I picked this film up just before Christmas for a pound. It's a film I have heard of but never seen. I had seen the book years ago by Patrick Mann but never read it. Looking up a bit of detail for this post, I find an article that tells me its based on a true story. I always thought it was fiction. See here. Interesting seeing Al Pacino from 40 years ago. An enjoyable film, but a bit slow in places. Hard to see any bank robbery-hostage-siege situations playing out like this these days.
When inexperienced criminal Sonny Wortzik (Al Pacino) leads a bank robbery in Brooklyn, things quickly go wrong, and a hostage situation develops. As Sonny and his accomplice, Sal Naturile (John Cazale), try desperately to remain in control, a media circus develops and the FBI arrives, creating even more tension. Gradually, Sonny's surprising motivations behind the robbery are revealed, and his standoff with law enforcement moves toward its inevitable end.


Santa Clarita Diet (2017)
Another new series my son, got us into - 10 half hour episodes and I've watched maybe half. I'm a big fan of Drew Barrymore and I love Timothy Olyphant in Justified. Comedy and horror, as Barrymore morphs into a flesh-eater while still living a fairly normal suburban life as a mum, wife and realtor. Husband Olyphant tries to find a cure for her affliction-cum-predeliction while she is trying to satisfy her appetite for fresh meat.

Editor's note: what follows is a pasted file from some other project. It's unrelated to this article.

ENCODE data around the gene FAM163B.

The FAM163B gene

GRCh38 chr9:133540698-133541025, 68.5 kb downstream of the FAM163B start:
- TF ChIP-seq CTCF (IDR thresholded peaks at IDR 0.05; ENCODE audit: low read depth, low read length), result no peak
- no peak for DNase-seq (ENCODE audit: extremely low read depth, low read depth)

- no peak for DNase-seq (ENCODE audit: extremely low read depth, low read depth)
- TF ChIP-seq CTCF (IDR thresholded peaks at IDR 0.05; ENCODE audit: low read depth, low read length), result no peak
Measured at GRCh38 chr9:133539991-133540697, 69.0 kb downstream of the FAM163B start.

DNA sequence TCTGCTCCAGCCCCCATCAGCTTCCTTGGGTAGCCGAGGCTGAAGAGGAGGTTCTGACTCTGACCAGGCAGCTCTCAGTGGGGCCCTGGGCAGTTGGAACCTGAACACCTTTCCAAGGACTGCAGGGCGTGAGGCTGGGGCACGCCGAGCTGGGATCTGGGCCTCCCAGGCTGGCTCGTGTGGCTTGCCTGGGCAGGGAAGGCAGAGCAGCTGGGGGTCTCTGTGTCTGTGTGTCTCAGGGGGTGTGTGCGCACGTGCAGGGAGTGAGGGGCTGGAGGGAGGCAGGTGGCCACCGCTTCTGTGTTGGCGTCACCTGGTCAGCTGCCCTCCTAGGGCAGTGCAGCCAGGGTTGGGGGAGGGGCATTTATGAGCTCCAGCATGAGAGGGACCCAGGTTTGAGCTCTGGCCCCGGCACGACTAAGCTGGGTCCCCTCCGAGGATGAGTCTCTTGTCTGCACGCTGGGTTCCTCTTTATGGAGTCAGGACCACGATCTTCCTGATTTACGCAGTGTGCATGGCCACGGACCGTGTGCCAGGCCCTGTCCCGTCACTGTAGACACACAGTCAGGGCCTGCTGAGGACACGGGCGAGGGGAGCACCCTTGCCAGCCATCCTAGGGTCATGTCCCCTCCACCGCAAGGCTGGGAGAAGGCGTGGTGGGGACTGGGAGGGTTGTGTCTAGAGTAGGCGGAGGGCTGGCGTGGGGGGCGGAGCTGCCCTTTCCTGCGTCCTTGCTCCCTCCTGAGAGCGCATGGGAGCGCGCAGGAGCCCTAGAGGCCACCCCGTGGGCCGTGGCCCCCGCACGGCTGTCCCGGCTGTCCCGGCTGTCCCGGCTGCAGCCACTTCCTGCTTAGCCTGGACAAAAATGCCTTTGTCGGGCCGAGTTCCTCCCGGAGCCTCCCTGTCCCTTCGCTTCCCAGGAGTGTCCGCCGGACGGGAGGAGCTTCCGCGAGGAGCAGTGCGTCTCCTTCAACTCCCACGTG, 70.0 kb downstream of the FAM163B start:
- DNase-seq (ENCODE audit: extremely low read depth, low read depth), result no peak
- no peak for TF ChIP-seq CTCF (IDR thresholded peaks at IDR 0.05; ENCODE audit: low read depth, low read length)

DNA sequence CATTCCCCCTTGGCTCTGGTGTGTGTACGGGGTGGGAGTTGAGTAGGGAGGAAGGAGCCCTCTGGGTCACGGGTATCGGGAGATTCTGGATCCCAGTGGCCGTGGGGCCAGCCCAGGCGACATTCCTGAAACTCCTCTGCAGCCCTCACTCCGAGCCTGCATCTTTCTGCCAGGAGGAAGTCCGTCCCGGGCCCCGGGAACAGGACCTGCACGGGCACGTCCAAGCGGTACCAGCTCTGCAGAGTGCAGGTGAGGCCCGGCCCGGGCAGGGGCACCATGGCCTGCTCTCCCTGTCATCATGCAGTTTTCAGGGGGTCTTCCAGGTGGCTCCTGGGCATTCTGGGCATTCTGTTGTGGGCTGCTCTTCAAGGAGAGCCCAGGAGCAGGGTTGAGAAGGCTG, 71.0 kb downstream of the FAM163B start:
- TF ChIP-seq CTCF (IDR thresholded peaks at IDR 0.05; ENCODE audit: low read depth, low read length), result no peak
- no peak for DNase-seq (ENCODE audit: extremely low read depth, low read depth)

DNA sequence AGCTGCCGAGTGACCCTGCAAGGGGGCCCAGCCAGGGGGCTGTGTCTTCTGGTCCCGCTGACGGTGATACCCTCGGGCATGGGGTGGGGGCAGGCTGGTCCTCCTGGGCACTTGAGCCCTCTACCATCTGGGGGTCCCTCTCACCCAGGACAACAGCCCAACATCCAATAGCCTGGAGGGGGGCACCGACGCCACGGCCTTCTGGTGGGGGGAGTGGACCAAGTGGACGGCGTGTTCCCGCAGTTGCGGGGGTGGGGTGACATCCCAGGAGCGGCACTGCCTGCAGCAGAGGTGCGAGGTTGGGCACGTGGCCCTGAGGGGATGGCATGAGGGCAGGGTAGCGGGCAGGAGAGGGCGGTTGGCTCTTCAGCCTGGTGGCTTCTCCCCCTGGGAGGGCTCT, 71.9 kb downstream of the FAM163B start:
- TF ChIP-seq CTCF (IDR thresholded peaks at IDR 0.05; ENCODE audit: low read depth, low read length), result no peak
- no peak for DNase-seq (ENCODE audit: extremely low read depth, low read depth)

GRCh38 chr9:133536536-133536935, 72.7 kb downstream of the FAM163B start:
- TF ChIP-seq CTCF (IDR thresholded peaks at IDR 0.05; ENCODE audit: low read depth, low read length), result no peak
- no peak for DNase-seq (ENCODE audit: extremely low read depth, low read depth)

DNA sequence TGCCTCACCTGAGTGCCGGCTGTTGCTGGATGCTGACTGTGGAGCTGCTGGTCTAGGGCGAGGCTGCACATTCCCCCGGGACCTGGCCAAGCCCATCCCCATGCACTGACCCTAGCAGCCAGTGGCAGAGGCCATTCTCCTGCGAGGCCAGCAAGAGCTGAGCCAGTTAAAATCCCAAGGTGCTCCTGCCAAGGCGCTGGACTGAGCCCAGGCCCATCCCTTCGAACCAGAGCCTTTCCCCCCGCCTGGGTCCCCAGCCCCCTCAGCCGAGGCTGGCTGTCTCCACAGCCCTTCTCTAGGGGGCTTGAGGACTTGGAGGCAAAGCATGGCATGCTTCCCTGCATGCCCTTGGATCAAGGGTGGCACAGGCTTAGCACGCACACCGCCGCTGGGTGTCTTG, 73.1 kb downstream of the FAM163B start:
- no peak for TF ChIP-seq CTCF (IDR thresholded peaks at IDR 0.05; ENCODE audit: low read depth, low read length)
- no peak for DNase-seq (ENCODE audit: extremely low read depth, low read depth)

Drew Barrymore and Timothy Olyphant star in this Netflix-original series as married realtors, Sheila and Joel, who are living a quiet life, raising their teenage daughter in Santa Clarita, Calif. Their world unexpectedly changes when Sheila goes through a dramatic transformation that sends her down a road of death and destruction -- but leaves her looking and feeling better than ever. Barrymore and Olyphant also serve as executive producers, alongside showrunner and creator Victor Fresco ("Better Off Ted").

Revenant (2015)
Second time around for me, this time watching on the small screen at home. I enjoyed it (again), but I'm still not a massive fan of Leo. I didn't realise until second time around that his nemesis in this film is played by Tom Hardy. I do like Mr Hardy. He's up there with Jason Statham as one of my favourite actors at the minute.

While exploring the uncharted wilderness in 1823, frontiersman Hugh Glass (Leonardo DiCaprio) sustains life-threatening injuries from a brutal bear attack. When a member (Tom Hardy) of his hunting team kills his young son (Forrest Goodluck) and leaves him for dead, Glass must utilize his survival skills to find a way back to civilization. Grief-stricken and fueled by vengeance, the legendary fur trapper treks through the snowy terrain to track down the man who betrayed him.